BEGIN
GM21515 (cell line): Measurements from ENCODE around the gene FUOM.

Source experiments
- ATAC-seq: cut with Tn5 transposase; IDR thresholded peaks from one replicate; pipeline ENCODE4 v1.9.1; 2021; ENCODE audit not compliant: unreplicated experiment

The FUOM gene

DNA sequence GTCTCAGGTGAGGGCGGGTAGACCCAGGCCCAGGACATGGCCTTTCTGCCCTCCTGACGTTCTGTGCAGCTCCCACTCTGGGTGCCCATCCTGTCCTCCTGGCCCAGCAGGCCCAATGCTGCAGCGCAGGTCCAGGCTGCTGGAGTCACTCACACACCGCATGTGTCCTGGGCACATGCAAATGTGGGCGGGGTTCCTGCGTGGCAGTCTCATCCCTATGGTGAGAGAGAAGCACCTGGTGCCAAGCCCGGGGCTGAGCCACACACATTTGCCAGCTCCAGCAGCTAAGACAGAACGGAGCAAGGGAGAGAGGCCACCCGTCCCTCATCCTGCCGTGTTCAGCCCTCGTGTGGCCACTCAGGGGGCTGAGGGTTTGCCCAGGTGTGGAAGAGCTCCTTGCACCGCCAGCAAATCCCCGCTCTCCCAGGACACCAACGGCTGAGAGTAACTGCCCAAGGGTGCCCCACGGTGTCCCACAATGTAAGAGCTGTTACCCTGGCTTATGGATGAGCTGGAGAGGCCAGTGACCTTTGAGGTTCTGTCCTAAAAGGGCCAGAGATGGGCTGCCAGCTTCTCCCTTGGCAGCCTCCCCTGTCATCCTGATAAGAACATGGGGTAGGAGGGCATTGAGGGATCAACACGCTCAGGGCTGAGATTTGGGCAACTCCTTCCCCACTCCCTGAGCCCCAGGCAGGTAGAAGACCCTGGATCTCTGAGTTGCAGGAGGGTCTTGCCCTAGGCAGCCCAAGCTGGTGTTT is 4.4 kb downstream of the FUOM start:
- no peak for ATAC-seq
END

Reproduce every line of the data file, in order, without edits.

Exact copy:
GM21515 (cell line): Measurements from ENCODE around the gene FUOM.

Source experiments
- ATAC-seq: cut with Tn5 transposase; IDR thresholded peaks from one replicate; pipeline ENCODE4 v1.9.1; 2021; ENCODE audit not compliant: unreplicated experiment

The FUOM gene

DNA sequence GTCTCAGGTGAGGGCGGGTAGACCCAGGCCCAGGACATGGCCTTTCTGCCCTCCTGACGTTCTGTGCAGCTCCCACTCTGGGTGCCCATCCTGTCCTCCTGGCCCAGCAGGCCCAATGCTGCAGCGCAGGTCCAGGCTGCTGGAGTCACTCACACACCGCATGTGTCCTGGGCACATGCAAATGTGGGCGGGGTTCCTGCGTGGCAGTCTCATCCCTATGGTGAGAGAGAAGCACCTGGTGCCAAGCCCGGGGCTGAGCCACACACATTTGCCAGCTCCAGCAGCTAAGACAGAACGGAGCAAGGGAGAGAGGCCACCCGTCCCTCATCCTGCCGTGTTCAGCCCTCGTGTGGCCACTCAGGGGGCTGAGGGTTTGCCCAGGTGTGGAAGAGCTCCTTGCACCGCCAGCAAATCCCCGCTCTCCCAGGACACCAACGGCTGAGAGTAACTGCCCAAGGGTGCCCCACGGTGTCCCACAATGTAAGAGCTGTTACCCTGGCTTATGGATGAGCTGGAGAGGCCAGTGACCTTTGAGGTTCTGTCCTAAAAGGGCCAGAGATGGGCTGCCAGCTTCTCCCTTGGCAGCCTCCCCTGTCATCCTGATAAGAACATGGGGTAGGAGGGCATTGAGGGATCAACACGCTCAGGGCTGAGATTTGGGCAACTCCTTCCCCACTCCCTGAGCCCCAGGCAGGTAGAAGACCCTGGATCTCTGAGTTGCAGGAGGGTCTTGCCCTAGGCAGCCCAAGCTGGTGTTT is 4.4 kb downstream of the FUOM start:
- no peak for ATAC-seq